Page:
Taiwanese President Ma apologises over soldier’s death

PUBLISHED : Wednesday, 24 July, 2013, 4:01pm
UPDATED : Wednesday, 24 July, 2013, 5:36pm

Taiwanese President Ma Ying-jeou apologised on Wednesday over the death of a 24-year-old soldier while under confinement in a military brig, and ordered military officials to investigate the tragedy.

The death of the university graduate set off a wave of anger in the country, undermining Ma’s already low popularity and raising hard questions about the future of the island’s military.

Hung Chung-chiu died on July 3, after being forced to perform a vigorous regime of sit-ups, push-ups, jumping jacks and squats in sweltering heat at a base in suburban Taipei. A university graduate, Hung was only three days away from completing his mandatory 20-month service requirement when he died. His punishment was ordered because he brought a banned mobile phone onto his base.

“I want to express my sincere apologies to the family,” Ma said, bowing deeply at his Nationalist Party headquarters to express remorse over an incident that has affected Taiwan’s 23 million people with a force not seen since the jailing of former President Chen Shui-bian on corruption charges nearly five years ago. “But apologising and leaving it at that just isn’t enough.”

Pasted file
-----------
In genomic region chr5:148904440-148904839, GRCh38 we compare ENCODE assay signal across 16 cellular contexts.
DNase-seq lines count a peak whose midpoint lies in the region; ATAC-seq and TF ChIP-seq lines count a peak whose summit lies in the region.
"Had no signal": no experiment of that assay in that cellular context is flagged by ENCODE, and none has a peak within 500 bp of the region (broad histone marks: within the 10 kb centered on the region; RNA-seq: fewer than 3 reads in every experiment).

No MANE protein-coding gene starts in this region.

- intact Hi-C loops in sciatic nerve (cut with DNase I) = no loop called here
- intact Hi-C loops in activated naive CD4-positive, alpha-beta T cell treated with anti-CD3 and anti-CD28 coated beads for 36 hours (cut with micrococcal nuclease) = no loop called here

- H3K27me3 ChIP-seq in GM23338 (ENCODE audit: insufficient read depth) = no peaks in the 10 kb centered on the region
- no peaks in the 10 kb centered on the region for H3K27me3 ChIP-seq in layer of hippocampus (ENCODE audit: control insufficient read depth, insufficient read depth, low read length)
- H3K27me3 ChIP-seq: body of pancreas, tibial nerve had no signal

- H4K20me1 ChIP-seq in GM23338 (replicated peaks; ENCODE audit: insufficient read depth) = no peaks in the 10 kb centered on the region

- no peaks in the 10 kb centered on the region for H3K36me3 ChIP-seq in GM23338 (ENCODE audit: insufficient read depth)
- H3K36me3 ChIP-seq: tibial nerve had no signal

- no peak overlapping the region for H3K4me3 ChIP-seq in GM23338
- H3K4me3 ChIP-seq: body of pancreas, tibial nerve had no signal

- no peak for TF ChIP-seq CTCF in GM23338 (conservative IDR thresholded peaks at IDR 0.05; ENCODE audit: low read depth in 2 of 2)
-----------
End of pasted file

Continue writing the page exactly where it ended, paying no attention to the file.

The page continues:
Ma went on to delineate a series of detailed instructions he has given to high ranking Defence Ministry personnel, aimed at finding out precisely how Hung died.

Ma’s gesture aside, the real significance of the Hung case lies in the damage it may do to Taiwan’s military, now in the midst of an ambitious transition from a mixed force of conscripts and volunteers to an all-volunteer army. The defence ministry says the transition is necessary to create a leaner, meaner deterrent to a possible Chinese attack, which despite rapidly improving relations between the sides, has never been taken off the table by Chinese authorities.

China and Taiwan split amid civil war in 1949, and China continues to see the island as part of its territory, to be brought back into the fold by persuasion if possible, by force if necessary.